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THEIR FAILINGS, OUR LEARNINGS

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LETTING GO DOESN’T COME EASY

Context:

This private sector bank experienced the truth that concentration of power goes against the grain of Corporate Governance. Is “defy, deny, decry” a fit response, when there is a crying need for change?

  • Prior to the retirement of its CMD, the Board of a large private sector banks initiated the process of succession planning for finding his successor.
  • It hired one of the largest global HR firms to help with this exercise.
  • Further, consistent with RBI’s advice, the Board wanted to alter the Articles of Association (AoA) of the Company to split the post of CMD to the posts of a non-executive Chairperson and a separate MD & CEO.
  • In 2004, when the proposal to split the two positions was first brought to the Board, the CMD, who was against the idea, threatened to resign. To retain him, the Board gave him a 5-year term.
  • In May, 2007, RBI insisted that the post of CMD be split. The Board was also told that there must be succession planning and that the CMD must groom his successors. The split in the post of CMD was a step in that direction.
  • Post that, the Board insisted that the CMD should groom a successor, but he argued stating that he did not believe in grooming one. As per him, the day he quits, another person will take over, as was the case in public sector banks.
  • After sometime, the Board gave the CMD an option to stay on as a Non-Executive Chairperson, and to appoint a CEO. This was not accepted by the CMD. Both the RBI and the Board were not happy with the concentration of power in his hands. A number of insiders too were complaining in private that he had not done enough to build the second line of leadership, and had made himself indispensable by not grooming a successor.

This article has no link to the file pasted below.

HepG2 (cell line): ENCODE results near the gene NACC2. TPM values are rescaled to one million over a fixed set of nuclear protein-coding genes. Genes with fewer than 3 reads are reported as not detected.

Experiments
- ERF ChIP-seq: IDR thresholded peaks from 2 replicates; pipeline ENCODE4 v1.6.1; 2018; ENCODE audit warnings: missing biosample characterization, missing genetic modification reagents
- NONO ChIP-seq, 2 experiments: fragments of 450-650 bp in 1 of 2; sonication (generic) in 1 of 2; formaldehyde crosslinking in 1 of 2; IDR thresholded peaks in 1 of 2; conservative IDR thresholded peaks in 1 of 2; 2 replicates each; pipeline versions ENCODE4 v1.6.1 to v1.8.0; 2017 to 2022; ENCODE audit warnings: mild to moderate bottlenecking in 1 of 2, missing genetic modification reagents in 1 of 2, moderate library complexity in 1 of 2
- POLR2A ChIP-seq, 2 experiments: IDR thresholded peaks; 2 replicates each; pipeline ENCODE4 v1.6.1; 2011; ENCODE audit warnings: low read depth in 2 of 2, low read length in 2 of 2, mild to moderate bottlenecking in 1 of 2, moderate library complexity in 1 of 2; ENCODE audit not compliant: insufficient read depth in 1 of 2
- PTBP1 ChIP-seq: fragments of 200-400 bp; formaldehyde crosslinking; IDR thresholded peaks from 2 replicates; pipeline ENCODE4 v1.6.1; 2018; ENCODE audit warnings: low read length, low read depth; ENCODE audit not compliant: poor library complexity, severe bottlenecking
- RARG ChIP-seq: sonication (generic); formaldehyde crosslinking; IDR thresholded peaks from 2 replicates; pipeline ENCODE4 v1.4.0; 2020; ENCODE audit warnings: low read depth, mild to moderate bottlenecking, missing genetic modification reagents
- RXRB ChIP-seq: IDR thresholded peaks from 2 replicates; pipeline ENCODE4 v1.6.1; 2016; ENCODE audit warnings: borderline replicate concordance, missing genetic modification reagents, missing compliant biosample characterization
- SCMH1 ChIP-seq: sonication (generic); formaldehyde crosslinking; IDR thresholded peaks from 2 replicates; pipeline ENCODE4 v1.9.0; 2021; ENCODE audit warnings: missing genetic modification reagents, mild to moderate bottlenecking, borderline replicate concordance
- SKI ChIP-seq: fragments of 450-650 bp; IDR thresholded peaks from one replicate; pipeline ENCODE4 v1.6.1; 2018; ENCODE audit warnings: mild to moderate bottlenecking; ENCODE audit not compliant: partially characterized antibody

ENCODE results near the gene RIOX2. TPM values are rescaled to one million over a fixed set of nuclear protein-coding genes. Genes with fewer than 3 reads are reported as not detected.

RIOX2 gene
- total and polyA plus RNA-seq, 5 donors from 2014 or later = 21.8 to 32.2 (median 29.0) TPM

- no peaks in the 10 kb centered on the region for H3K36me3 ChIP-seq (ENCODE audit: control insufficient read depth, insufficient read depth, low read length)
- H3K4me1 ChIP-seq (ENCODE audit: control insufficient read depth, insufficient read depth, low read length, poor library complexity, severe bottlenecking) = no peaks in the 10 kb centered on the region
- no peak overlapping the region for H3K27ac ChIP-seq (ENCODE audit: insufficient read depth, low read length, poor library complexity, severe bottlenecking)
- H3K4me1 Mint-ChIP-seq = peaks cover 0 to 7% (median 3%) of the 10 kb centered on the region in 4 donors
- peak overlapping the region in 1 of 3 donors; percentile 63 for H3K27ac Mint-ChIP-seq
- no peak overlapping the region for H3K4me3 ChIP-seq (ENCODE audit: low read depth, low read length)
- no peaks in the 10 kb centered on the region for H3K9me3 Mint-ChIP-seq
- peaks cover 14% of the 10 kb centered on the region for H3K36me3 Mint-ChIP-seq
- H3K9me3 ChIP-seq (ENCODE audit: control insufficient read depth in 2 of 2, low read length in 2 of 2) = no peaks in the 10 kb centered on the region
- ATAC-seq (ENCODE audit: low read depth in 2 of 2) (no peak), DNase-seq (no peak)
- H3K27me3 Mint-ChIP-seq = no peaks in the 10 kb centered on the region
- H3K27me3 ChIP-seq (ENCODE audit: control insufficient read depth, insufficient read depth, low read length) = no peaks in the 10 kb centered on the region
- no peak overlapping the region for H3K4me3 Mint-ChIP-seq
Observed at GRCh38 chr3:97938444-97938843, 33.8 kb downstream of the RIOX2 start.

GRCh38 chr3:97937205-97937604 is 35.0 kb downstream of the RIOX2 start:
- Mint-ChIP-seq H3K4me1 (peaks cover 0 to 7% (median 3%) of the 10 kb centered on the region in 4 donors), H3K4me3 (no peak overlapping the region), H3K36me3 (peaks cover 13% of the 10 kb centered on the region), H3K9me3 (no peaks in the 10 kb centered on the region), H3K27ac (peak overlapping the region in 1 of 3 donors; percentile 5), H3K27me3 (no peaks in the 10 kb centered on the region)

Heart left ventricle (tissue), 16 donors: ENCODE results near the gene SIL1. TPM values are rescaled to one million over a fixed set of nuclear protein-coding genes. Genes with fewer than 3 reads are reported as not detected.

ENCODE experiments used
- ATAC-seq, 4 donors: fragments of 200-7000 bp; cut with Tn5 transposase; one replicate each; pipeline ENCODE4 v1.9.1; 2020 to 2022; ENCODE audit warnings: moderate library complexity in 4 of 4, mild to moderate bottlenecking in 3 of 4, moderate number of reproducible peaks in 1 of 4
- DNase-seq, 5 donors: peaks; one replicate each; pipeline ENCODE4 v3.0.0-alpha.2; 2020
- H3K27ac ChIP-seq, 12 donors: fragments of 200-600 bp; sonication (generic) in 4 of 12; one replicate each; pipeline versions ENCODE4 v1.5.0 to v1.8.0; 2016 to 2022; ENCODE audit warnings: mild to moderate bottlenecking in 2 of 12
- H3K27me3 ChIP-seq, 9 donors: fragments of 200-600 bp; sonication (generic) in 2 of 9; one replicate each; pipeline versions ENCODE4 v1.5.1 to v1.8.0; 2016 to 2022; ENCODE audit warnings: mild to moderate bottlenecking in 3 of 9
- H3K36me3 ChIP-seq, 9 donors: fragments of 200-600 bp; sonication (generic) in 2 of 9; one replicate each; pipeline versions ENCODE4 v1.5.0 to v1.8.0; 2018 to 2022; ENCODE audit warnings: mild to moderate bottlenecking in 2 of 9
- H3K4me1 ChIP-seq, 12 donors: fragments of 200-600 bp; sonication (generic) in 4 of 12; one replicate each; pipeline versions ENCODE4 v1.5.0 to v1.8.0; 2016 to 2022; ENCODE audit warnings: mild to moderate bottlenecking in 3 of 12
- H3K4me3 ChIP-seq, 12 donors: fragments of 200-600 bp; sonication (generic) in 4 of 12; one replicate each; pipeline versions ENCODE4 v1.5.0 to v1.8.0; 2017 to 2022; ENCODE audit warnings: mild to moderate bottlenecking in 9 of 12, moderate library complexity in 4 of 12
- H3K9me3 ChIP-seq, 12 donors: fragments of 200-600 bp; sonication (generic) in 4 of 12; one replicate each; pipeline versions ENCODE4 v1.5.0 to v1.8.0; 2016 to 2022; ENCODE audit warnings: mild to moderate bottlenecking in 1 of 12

• In 2007, he wanted to step down, after reaching the age of 60 years, but the Board prevented that from happening, by recommending him to continue for another 2 years.
  • RBI accepted this, with the understanding that the post of CMD will be split in 2009, with the CMD retiring.
  • In 2009, after a thorough search, a successor was identified to be appointed as the MD & CEO of the Bank. The successor was the MD & CEO of an insurance Company.
  • The retiring CMD opposed this decision since he wanted an insider to succeed him. He further mentioned that the proposed successor lacked relevant banking experience.
  • The Board did not agree with the stand of the retiring CMD, since the internal persons recommended by him, while being experts in their fields, lacked overall experience of running a Company.
  • The Board voted on this issue, and the result showed that all the Board members, including Nominee Directors, except the retiring CMD, were happy with the proposed successor.
  • The retiring CMD walked out of the meeting and quit his post, a little over 3 months ahead of the end of his tenure.
  • In the AGM that year, shareholders approved the appointment of the new MD & CEO. They also approved the change to the AoA for the split in the post of CMD.